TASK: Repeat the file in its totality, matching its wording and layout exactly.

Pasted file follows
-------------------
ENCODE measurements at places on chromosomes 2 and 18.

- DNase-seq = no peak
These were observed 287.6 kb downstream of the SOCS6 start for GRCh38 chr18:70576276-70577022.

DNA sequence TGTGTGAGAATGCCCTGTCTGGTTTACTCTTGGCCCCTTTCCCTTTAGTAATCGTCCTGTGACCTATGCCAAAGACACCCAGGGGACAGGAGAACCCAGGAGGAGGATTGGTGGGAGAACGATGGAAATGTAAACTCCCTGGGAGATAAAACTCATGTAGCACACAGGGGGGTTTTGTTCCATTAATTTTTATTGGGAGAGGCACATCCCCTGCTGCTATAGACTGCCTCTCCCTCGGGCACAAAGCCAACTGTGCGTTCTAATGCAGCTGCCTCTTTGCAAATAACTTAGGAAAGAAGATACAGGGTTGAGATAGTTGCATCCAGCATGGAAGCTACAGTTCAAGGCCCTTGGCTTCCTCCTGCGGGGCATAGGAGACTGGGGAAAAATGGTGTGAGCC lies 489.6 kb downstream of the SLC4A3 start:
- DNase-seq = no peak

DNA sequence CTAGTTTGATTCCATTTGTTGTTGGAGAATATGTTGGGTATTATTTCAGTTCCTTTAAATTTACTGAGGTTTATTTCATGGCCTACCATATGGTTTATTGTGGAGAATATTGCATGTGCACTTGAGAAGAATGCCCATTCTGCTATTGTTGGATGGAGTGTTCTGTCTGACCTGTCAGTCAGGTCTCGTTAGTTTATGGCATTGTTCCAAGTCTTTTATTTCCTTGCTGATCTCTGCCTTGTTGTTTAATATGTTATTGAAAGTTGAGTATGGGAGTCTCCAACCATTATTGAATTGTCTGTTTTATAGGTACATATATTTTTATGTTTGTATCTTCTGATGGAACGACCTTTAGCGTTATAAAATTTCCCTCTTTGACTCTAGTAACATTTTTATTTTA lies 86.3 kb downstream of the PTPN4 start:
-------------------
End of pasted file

ENCODE measurements at places on chromosomes 2 and 18.

- DNase-seq = no peak
These were observed 287.6 kb downstream of the SOCS6 start for GRCh38 chr18:70576276-70577022.

DNA sequence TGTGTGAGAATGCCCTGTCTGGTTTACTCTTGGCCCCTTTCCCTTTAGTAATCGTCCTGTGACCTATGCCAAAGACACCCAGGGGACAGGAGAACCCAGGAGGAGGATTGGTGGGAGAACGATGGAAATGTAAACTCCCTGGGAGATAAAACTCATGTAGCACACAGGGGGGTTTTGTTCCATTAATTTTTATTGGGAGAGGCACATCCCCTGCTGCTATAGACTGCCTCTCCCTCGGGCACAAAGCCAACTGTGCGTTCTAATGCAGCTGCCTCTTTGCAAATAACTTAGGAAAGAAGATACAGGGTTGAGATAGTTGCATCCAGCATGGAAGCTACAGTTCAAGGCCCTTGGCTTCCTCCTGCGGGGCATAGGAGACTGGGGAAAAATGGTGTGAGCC lies 489.6 kb downstream of the SLC4A3 start:
- DNase-seq = no peak

DNA sequence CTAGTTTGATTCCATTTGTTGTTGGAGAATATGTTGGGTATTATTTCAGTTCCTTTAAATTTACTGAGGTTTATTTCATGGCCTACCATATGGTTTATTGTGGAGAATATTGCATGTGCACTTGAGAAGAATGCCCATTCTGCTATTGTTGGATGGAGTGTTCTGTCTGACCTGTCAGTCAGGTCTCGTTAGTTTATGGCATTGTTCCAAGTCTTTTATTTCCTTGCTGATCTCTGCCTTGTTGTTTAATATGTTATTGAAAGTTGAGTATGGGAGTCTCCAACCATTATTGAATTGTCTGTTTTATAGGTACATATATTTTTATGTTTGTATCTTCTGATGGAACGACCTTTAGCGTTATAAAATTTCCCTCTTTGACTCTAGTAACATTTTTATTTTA lies 86.3 kb downstream of the PTPN4 start: